The shocking truth is that for the bottom 80% of the population, abiding by the law may not be beneficial to himself. In a city like Detroit and Chicago, only 15% of the murders are solved, so statistically speaking one can get away with murder 85% of the time. For us in the top 20% of the society, there are plenty reasons not to take that 15% risk of being caught. However, for the bottom 80% of the population, it's not clear at all robbery and murder is not a statistically winning strategy. Please reference Dosdoevsky's Crime and Punishment on how that math works for a typical over-educated man with little marketable skills. That is indeed a problem with societies that emphasize education over market. Your perspective is showing some of that. Higher education churning out "over-educated" with similar skills therefore none marketable is in fact a highly dangerous social condition.

Historically, there have been attempts to solve that problem: the government-God, with extremely harsh laws to reign in those rotten "calculating" population . . . but those tend not to last long either as the officialdom tends to become extremely corrupt within a couple generations and the harsh laws reaching capital punishment on numerous crimes eventually force people into rebellion as a person can only die once.

So far as we know, religion reconciling people to their existing social conditions and incentivize people to self-supervise, tends to be a far more effective tool for social stability than just about anything else. A religion built around the government bureaucrats' super-human ability to enforce law and justice is even less sustainable than religions built around supernatural beings.
53   Heraclitusstudent   2019 Apr 9, 10:39pm  

Reality says
So far as we know, religion reconciling people to their existing social conditions and incentivize people to self-supervise, tends to be a far more effective tool for social stability than just about anything else.

Yeah: let's believe something we know is not true - or make other people believe it.
You're confusing so many things: the necessity of some level of tribalism: whether religious or nationalistic.
The organization of society top-down vs bottom-up.
The individual incentives: do you need to believe in God so as to not want to rob your neighbor? That's a specious argument. Most atheists do believe in being part of a larger community (tribe), being good people and helping others. No state required.
54   Reality   2019 Apr 9, 11:01pm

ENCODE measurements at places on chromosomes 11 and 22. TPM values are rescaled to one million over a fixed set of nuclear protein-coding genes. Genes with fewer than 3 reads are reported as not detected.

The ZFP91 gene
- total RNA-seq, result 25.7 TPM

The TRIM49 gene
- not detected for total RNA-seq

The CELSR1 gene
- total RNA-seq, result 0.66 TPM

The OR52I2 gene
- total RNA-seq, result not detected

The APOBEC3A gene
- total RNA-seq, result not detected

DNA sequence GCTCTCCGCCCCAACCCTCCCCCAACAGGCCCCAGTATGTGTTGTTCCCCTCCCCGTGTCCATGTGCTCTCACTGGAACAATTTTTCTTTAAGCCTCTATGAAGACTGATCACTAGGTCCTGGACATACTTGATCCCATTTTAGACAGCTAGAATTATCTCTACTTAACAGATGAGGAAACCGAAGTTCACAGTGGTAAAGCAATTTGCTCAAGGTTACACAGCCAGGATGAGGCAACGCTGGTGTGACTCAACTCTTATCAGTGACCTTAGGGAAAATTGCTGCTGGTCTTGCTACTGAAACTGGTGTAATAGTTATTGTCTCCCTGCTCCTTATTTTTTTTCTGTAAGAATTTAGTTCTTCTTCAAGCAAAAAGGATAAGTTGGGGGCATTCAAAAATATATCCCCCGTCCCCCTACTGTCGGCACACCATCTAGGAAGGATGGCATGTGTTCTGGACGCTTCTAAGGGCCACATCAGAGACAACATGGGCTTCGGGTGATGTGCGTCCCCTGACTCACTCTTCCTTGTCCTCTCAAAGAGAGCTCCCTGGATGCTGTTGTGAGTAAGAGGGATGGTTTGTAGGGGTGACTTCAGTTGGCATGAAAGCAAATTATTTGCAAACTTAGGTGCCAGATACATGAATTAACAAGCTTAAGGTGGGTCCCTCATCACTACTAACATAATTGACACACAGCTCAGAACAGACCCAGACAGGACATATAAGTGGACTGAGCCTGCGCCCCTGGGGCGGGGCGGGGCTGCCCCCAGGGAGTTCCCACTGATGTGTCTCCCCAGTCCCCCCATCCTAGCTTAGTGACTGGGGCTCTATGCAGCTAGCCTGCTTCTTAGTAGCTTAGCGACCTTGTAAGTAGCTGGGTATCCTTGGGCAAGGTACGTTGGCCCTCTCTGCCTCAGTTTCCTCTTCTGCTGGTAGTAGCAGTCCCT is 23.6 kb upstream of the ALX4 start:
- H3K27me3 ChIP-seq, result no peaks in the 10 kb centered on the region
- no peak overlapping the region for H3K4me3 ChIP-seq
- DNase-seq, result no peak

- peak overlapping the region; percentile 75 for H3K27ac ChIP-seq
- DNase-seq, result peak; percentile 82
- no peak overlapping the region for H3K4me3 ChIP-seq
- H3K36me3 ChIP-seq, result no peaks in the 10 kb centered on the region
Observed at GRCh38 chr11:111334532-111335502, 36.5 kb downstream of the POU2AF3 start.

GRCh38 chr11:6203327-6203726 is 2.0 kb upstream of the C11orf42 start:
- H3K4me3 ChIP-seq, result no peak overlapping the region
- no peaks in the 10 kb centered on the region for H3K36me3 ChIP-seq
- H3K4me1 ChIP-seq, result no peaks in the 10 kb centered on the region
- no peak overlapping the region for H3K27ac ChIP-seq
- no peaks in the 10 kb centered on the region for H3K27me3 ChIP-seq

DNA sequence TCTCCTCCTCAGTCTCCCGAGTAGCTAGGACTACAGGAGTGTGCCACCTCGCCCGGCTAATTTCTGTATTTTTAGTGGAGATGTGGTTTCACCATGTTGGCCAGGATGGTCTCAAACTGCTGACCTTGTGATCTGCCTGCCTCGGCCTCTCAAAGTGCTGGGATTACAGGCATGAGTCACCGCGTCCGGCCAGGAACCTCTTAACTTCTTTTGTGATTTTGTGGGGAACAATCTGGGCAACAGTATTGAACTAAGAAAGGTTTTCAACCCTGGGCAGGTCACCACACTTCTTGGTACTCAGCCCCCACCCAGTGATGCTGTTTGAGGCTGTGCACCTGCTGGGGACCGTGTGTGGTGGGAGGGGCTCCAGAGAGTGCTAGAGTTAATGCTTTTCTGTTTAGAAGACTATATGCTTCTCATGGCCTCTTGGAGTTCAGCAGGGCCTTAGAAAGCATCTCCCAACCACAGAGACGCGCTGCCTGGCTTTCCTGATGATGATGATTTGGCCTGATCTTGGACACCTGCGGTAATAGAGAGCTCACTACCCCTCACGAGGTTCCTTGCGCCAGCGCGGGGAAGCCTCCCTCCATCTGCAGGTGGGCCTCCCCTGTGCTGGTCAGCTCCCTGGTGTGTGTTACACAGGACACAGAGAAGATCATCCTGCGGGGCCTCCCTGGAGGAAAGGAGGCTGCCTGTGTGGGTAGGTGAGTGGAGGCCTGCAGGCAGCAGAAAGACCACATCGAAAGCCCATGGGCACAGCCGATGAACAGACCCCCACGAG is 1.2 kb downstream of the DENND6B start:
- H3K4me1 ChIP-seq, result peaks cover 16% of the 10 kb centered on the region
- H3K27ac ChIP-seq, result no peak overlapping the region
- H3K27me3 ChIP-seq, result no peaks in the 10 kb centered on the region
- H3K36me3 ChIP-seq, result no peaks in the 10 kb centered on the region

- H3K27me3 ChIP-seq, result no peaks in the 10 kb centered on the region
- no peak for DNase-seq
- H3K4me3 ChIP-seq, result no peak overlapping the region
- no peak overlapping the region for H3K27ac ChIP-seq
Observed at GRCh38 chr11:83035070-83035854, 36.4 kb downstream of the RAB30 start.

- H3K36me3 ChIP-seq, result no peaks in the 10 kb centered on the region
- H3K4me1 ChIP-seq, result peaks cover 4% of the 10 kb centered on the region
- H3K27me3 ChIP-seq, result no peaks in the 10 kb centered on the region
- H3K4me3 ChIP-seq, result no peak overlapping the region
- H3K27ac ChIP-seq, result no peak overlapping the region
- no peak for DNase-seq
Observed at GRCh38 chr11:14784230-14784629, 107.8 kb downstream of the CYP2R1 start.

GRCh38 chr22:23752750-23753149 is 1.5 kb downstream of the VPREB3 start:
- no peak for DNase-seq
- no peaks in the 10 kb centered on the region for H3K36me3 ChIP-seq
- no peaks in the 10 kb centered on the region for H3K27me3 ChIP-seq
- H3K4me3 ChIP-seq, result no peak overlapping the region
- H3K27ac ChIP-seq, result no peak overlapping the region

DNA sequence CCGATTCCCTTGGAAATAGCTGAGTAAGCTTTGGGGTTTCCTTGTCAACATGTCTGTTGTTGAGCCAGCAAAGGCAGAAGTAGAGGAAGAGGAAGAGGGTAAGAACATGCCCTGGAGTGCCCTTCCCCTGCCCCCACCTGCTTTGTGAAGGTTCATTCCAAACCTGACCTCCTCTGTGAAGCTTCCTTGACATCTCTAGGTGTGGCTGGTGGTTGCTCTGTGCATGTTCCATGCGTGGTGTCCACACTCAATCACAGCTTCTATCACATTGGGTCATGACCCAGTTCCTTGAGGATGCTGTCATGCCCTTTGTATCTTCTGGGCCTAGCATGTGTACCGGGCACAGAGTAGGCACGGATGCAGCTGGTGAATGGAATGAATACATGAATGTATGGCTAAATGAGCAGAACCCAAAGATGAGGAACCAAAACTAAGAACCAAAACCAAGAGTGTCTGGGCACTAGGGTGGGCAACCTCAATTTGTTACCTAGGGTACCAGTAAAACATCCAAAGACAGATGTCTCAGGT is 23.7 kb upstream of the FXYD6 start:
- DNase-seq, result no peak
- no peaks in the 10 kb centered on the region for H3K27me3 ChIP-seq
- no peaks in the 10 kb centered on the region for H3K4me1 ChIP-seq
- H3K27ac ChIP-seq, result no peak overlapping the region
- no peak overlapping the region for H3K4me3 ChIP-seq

Heraclitusstudent says
do you need to believe in God so as to not want to rob your neighbor? That's a specious argument. Most atheists do believe in being part of a larger community (tribe), being good people and helping others. No state required.


How do you explain the less traditionally religious political Left's penchant for robbing their neighbors via "taxes" and transfers to themselves? The desire to rob neighbors is obviously there for the overwhelming majority of the population, only a matter of how they justify their robbery and what kind of justice mechanism that they fear might restrain them: The default religion of the Government-God just happens to be a more costly one than most religions involving super-natural gods. Most atheists are in reality worshipers of the Government-God religion.

Let me put it this way: if you owe two people money, one would break your legs if you don't pay back, whereas the other is nice and wouldn't threaten you; whom would you pay back first? Most people would pay the former before the latter. Most people are simply not good people, as they clearly would facilitate evil due to fear of evil. In the absence of a more traditional religion, people would fall under the spell of the default Government-God due to this fear and servileness. "Being good" is a luxury that only people who can afford more than their own (minimum) expectations can afford.
55   HeadSet   2019 Apr 10, 8:35am  

marcus says
HeadSet says
Lightweight Christians


This Christianity you call lightweight is most of Christianity. Catholics, Lutheran, Episcopalians, Methodists, Presbyterians and all the other protestant offshoots.

What are the heavyweights ? Mormons ? Christian Scientists ? Baptists ? Perhaps the Greek Orthodox ?


Yes, I believe we agree here.